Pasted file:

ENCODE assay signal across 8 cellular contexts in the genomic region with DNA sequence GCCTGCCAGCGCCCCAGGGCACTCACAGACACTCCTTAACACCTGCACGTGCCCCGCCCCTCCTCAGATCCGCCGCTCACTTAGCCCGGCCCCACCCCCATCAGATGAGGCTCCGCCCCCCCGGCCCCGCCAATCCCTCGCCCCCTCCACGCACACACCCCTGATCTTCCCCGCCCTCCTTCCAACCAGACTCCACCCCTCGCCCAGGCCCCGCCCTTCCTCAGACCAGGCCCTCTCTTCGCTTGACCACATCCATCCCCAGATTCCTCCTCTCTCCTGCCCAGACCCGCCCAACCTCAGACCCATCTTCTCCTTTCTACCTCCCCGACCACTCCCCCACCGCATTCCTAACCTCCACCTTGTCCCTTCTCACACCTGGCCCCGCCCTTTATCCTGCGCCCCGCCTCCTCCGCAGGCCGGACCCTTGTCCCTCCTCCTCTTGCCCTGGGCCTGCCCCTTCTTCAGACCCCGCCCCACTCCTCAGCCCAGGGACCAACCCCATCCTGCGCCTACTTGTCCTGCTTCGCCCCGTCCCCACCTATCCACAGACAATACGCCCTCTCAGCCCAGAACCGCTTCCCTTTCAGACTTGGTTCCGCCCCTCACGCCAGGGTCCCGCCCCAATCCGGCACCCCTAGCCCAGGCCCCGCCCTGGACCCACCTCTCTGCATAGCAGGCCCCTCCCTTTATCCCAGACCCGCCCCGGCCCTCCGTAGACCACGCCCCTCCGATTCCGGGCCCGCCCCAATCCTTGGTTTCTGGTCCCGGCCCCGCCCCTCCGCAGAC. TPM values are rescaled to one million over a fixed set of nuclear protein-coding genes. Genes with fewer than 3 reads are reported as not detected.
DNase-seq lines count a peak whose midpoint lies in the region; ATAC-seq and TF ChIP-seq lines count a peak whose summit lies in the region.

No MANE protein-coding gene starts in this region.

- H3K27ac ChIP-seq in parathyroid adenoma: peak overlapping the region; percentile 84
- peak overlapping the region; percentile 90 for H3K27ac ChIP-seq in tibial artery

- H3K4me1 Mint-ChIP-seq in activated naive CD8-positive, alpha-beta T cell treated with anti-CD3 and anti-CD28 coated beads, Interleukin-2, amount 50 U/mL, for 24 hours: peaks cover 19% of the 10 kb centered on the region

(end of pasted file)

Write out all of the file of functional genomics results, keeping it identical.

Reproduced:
ENCODE assay signal across 8 cellular contexts in the genomic region with DNA sequence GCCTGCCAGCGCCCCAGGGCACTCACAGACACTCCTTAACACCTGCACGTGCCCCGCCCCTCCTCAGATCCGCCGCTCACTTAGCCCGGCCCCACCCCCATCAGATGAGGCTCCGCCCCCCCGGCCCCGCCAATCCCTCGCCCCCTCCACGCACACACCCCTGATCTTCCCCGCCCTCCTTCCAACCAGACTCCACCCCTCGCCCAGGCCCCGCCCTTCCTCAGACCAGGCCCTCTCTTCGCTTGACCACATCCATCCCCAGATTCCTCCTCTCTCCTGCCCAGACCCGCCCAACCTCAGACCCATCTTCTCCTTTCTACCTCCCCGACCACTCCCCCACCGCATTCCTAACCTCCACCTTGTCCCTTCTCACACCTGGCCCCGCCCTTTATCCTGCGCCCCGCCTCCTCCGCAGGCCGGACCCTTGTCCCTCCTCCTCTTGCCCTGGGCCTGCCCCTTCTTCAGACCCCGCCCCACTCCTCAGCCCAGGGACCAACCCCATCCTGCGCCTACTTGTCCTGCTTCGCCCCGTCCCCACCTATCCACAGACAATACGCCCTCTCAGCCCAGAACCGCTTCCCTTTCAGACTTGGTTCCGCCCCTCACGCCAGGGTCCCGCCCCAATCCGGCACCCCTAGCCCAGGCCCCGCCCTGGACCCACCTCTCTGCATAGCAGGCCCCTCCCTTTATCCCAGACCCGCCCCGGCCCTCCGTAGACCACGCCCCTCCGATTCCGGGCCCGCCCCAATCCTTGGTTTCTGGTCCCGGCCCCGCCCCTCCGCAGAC. TPM values are rescaled to one million over a fixed set of nuclear protein-coding genes. Genes with fewer than 3 reads are reported as not detected.
DNase-seq lines count a peak whose midpoint lies in the region; ATAC-seq and TF ChIP-seq lines count a peak whose summit lies in the region.

No MANE protein-coding gene starts in this region.

- H3K27ac ChIP-seq in parathyroid adenoma: peak overlapping the region; percentile 84
- peak overlapping the region; percentile 90 for H3K27ac ChIP-seq in tibial artery

- H3K4me1 Mint-ChIP-seq in activated naive CD8-positive, alpha-beta T cell treated with anti-CD3 and anti-CD28 coated beads, Interleukin-2, amount 50 U/mL, for 24 hours: peaks cover 19% of the 10 kb centered on the region